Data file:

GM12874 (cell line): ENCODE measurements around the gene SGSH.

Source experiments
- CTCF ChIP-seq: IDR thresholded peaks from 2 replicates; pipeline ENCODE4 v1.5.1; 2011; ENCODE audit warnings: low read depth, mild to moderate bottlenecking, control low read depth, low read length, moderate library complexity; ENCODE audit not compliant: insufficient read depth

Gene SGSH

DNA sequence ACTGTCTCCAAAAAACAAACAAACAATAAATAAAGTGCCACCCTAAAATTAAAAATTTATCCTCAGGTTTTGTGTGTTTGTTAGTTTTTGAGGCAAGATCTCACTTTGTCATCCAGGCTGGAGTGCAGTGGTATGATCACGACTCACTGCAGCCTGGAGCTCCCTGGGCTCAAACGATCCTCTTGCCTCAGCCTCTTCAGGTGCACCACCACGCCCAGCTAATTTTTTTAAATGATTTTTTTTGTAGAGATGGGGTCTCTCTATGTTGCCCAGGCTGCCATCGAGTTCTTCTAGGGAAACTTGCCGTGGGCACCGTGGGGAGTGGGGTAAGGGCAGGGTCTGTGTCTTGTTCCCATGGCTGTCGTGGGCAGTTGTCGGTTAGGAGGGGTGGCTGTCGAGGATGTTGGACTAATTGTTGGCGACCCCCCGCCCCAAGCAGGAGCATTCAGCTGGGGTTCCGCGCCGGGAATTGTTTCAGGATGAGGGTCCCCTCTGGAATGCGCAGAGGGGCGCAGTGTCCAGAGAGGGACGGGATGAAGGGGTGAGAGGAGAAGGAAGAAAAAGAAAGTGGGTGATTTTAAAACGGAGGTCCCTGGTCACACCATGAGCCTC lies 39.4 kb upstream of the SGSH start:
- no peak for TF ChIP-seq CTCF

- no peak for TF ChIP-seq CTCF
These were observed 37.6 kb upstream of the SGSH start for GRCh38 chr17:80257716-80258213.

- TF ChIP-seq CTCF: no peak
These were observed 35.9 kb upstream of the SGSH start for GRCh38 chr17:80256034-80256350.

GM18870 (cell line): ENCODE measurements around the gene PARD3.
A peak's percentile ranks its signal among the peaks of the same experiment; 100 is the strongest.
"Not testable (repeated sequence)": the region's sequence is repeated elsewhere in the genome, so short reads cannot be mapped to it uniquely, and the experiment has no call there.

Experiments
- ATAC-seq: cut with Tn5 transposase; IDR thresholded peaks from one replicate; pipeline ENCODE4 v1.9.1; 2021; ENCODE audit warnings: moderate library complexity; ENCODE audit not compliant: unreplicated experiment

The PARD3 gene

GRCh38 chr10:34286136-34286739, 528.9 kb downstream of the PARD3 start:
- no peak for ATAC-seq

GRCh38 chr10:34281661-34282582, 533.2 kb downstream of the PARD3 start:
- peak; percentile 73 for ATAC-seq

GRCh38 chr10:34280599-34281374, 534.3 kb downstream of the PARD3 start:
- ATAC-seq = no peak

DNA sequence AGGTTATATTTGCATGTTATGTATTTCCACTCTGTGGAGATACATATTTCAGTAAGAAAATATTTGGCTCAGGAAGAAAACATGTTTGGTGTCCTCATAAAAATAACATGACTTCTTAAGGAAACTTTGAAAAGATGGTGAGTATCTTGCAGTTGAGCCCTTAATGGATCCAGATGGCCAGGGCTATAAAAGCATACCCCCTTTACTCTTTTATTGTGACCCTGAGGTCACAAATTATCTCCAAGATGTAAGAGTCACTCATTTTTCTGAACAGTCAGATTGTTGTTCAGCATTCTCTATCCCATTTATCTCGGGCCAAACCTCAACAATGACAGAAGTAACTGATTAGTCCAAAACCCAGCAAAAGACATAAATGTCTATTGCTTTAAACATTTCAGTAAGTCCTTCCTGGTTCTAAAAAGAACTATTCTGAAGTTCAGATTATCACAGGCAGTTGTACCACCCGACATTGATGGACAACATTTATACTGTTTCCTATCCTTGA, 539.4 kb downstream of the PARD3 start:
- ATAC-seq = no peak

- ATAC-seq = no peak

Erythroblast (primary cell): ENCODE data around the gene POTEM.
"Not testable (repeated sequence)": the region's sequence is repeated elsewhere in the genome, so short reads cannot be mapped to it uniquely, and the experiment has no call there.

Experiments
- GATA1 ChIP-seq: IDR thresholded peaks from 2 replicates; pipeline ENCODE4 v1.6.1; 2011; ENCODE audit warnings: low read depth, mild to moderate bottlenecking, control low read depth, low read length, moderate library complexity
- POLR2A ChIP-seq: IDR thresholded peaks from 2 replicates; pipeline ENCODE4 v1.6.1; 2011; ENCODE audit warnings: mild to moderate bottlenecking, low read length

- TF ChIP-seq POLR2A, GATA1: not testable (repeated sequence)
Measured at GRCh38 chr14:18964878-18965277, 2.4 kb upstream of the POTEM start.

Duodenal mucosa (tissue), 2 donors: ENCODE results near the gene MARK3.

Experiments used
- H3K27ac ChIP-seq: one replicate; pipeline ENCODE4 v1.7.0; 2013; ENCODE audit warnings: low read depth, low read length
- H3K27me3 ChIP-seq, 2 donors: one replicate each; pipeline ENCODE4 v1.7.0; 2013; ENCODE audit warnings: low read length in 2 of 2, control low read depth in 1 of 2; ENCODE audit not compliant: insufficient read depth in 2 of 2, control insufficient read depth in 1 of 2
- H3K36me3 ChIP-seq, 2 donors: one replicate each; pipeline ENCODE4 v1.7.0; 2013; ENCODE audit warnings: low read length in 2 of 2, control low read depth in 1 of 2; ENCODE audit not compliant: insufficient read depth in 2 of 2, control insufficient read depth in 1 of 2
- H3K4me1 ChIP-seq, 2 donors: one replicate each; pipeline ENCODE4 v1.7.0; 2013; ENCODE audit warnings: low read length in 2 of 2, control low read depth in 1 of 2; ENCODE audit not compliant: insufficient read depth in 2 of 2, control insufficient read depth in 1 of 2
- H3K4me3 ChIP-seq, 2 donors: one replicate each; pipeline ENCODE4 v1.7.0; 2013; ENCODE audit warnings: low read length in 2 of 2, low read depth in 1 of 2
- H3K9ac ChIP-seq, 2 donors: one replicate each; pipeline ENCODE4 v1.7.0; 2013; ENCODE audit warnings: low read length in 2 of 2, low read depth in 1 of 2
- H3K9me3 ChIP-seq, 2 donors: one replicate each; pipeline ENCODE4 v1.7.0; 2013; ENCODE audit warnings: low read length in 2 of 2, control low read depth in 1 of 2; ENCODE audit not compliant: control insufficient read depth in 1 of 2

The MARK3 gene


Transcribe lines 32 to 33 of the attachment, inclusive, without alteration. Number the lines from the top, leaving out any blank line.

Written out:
Measured at GRCh38 chr14:18964878-18965277, 2.4 kb upstream of the POTEM start.

Duodenal mucosa (tissue), 2 donors: ENCODE results near the gene MARK3.